What makes Kicell a compelling listening experience is the way the duo creates lush but economical music. The brothers are fearless in incorporating all manner of strings, percussion and special effects, but their songs feel wide open.
On the pair’s last album, Mado ni Chikyuu, they eased a bit on the quirkiness of their arrangements, and it worked well for them.
But this time with its latest album, Tabi, the loosened grip results in less stellar results.
A number of the flourishes added to the song feel more predictable. The string work on “Kimi to Tabi” sounds closer to Paul McCartney than to Kronos Quartet.
“Charry” is a thematically busy song, thoroughly orchestrated with a relatively traditional band of organ, guitars and drums. It’s a feast for the ears, but it feels like Kicell could have done something more — or weirder — with it.
Other songs on the album are performed straight, with little of the band’s eclectic aural vision. “Niji wo Mita” comes as close to a rocker as Kicell gets, while “Hana ga Kudasai” has all the flourish but little of the flash of the band’s richest songs.
The nearly six-minute instrumental “Michi ga Massugu” doesn’t do much more than pulse, and in an odd way, it’s one of the most interesting tracks on the album.
It also marks the turning point — after that track, the songwriting doesn’t have the kind of forcefullness of Mado ni Chikyuu or Yume.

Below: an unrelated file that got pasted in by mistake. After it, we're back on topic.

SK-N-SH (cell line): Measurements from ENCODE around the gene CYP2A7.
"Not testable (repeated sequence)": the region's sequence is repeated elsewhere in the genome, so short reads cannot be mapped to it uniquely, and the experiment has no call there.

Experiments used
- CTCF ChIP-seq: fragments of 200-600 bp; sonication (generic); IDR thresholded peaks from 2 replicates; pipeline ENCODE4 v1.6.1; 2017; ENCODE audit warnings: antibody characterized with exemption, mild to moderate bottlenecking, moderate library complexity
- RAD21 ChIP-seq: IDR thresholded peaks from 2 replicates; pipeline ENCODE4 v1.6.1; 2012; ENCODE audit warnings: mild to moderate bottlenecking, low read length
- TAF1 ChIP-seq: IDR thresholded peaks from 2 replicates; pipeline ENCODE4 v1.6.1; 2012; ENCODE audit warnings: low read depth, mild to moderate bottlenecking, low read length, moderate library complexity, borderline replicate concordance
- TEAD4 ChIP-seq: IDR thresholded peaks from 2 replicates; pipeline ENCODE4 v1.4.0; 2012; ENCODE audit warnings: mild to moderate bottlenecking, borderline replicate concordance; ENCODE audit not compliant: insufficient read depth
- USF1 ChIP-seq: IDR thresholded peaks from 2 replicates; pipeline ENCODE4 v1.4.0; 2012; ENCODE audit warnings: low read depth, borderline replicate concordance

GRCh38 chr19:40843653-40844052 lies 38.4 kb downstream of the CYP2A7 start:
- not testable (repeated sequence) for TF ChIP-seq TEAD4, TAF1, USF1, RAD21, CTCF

Would these songs have come off stronger if Kicell kept with its usual modus operandi and went crazy with the effects? Maybe not, but it would have given something on which the ears could latch.
Strangely enough, the most stripped down track on the album is also one Kicell’s best performances. “Yuki ni Kieru” is little more than guitar and a pair of voices. This time, the Tsujimarus invite female singer Kudo Hazuna to offer a contrasting timbre.
Kudo is obviously an untrained singer, and her harmonizing with Tsujimaru Takefumi is slightly out of tune. It’s that bit of grit that makes the performance riveting.
Tabi, in a way, is a reflection of the band’s second album, Kinmirai. The less cluttered arrangements on Tabi conjure a feeling of warmth, in the same way Kinmirai felt like winter. The idea of summer seems to weave itself into the songs.
While Tabi emphasizes more human performances — and less reliance on cold electronics — the songs themselves seem tepid and uninivting. Mark Twain once said the coldest winter he spent was a summer in San Francisco.
Kicell may not have had the City by the Bay in mind when recording Tabi, but for its next album, the should try to keep its heart where it’s been.